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Advances in solid-catalytic and non-catalytic technologies for biodiesel production
- Islam, Aminul, Taufiq-Yap, Yun Hin, Chan, Eng-Seng, Moniruzzaman, M., Islam, Saiful, Nabi, Md. Nurun
- Energy conversion and management 2014 v.88 pp. 1200-1218
- acidity, biodiesel, catalysts, catalytic activity, energy, fuel production, research and development, surface area, transesterification, washing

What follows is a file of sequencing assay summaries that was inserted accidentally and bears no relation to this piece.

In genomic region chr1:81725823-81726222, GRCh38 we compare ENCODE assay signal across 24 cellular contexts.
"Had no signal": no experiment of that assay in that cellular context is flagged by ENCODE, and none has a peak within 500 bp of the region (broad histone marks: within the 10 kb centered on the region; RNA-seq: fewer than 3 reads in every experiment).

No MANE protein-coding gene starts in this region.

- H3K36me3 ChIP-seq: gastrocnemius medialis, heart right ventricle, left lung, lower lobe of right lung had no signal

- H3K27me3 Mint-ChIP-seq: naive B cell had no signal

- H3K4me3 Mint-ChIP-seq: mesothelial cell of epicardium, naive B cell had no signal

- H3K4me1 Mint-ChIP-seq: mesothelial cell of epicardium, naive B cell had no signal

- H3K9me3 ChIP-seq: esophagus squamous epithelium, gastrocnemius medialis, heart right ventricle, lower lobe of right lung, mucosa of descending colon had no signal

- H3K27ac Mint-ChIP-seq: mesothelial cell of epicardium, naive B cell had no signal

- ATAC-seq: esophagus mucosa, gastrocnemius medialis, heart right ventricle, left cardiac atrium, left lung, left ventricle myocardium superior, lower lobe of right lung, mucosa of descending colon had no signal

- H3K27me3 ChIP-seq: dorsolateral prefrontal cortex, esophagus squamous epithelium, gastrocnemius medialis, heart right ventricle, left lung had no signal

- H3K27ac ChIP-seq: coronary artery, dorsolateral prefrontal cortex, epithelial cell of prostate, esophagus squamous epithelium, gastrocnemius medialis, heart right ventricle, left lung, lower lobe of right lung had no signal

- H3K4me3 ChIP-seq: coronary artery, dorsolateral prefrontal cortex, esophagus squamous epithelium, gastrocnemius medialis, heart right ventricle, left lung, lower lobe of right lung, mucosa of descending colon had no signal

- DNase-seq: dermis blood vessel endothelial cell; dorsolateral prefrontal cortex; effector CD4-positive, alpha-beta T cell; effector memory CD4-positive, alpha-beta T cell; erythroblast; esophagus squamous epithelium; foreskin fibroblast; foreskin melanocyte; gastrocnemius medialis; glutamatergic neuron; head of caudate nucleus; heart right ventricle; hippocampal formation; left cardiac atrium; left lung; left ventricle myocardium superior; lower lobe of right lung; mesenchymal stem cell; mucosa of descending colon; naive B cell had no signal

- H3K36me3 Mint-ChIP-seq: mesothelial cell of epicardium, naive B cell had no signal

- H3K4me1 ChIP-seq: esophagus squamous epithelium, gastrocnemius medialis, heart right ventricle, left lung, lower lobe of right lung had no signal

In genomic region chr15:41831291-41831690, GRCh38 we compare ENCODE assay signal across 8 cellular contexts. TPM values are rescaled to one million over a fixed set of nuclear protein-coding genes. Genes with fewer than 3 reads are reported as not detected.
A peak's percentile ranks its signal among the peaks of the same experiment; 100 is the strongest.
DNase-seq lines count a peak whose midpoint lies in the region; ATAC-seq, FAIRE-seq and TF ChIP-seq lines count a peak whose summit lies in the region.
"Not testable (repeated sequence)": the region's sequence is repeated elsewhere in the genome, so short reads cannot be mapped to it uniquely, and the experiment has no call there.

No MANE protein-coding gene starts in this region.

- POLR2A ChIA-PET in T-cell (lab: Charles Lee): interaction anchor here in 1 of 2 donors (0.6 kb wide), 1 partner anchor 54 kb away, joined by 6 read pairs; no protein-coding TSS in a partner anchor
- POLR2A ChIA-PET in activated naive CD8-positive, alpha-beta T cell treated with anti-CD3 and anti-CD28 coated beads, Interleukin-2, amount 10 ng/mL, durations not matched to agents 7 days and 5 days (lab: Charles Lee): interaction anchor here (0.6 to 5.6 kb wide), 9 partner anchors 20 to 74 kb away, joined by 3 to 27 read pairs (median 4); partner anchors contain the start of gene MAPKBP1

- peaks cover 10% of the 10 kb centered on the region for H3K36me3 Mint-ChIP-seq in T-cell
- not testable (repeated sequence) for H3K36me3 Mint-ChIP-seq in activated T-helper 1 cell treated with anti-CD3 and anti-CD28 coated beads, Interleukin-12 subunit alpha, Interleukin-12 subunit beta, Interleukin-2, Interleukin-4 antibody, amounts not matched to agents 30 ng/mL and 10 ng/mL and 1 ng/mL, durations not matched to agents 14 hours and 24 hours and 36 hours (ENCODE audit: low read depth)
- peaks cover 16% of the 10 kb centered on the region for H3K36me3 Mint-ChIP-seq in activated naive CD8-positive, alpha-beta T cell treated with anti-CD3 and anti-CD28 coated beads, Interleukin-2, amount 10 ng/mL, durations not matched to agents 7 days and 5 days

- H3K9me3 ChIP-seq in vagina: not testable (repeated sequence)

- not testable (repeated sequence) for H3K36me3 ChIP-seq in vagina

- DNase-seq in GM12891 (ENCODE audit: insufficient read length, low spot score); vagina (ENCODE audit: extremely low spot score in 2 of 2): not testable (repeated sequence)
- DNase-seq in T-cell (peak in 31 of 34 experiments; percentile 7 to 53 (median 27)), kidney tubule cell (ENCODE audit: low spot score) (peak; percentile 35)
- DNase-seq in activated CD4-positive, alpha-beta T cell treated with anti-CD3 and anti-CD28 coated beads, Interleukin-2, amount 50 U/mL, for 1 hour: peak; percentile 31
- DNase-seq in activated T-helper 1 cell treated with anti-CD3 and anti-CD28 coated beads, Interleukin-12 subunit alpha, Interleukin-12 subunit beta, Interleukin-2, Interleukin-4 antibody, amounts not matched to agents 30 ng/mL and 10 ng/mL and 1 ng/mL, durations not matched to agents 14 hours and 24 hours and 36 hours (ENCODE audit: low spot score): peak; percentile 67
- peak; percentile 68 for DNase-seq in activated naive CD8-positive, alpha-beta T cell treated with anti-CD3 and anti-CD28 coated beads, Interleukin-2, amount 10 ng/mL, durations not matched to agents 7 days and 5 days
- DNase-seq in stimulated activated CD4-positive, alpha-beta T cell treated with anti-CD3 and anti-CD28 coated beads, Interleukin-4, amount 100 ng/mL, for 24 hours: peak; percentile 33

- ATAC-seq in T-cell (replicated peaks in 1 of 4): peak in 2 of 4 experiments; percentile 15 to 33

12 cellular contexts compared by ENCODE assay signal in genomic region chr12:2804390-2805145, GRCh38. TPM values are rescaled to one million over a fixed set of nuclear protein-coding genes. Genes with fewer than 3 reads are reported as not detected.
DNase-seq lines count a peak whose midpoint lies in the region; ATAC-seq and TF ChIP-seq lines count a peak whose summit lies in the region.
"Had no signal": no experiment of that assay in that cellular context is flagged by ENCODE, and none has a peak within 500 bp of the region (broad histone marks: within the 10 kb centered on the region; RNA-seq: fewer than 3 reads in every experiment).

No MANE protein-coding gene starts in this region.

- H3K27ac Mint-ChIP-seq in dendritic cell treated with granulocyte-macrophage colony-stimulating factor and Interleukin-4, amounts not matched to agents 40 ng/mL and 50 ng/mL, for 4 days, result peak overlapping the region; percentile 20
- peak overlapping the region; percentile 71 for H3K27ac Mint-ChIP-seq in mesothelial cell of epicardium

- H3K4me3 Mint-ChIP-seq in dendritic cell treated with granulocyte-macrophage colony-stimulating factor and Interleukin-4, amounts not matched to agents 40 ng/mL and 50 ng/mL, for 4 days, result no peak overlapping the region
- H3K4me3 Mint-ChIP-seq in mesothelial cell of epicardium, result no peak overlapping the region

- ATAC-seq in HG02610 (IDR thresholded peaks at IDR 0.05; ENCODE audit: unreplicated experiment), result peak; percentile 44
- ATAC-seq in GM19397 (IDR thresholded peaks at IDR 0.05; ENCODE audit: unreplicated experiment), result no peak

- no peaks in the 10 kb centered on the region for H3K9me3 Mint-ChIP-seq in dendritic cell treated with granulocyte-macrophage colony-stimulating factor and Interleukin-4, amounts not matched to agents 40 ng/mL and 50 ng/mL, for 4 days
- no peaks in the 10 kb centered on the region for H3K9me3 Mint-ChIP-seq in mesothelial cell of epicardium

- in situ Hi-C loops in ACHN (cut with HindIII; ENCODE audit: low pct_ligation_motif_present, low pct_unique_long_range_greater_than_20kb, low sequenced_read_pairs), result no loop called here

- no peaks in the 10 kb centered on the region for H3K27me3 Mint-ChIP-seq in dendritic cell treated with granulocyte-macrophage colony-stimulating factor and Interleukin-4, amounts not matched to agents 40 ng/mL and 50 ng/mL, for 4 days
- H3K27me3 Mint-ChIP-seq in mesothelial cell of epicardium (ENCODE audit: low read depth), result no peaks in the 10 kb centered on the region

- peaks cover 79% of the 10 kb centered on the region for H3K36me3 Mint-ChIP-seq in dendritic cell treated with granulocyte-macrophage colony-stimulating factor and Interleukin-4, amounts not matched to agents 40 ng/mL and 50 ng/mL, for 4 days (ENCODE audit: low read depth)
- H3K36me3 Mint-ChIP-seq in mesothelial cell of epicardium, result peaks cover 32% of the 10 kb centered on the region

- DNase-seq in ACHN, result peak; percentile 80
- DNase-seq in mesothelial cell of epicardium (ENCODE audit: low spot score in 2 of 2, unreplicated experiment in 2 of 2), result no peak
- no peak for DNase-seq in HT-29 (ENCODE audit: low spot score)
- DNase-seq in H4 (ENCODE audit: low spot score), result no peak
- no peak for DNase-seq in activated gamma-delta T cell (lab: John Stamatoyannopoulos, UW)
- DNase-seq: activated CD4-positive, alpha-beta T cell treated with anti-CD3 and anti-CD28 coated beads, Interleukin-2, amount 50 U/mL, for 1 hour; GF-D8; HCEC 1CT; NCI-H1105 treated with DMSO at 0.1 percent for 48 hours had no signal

- The insecure supply of fossil fuel coerces the scientific society to keep a vision to boost investments in the renewable energy sector. Among the many renewable fuels currently available around the world, biodiesel offers an immediate impact in our energy. In fact, a huge interest in related research indicates a promising future for the biodiesel technology. Heterogeneous catalyzed production of biodiesel has emerged as a preferred route as it is environmentally benign needs no water washing and product separation is much easier. The number of well-defined catalyst complexes that are able to catalyze transesterification reactions efficiently has been significantly expanded in recent years. The activity of catalysts, specifically in application to solid acid/base catalyst in transesterification reaction depends on their structure, strength of basicity/acidity, surface area as well as the stability of catalyst. There are various process intensification technologies based on the use of alternate energy sources such as ultrasound and microwave. The latest advances in research and development related to biodiesel production is represented by non-catalytic supercritical method and focussed exclusively on these processes as forthcoming transesterification processes. The latest developments in this field featuring highly active catalyst complexes are outlined in this review. The knowledge of more extensive research on advances in biofuels will allow a deeper insight into the mechanism of these technologies toward meeting the critical energy challenges in future.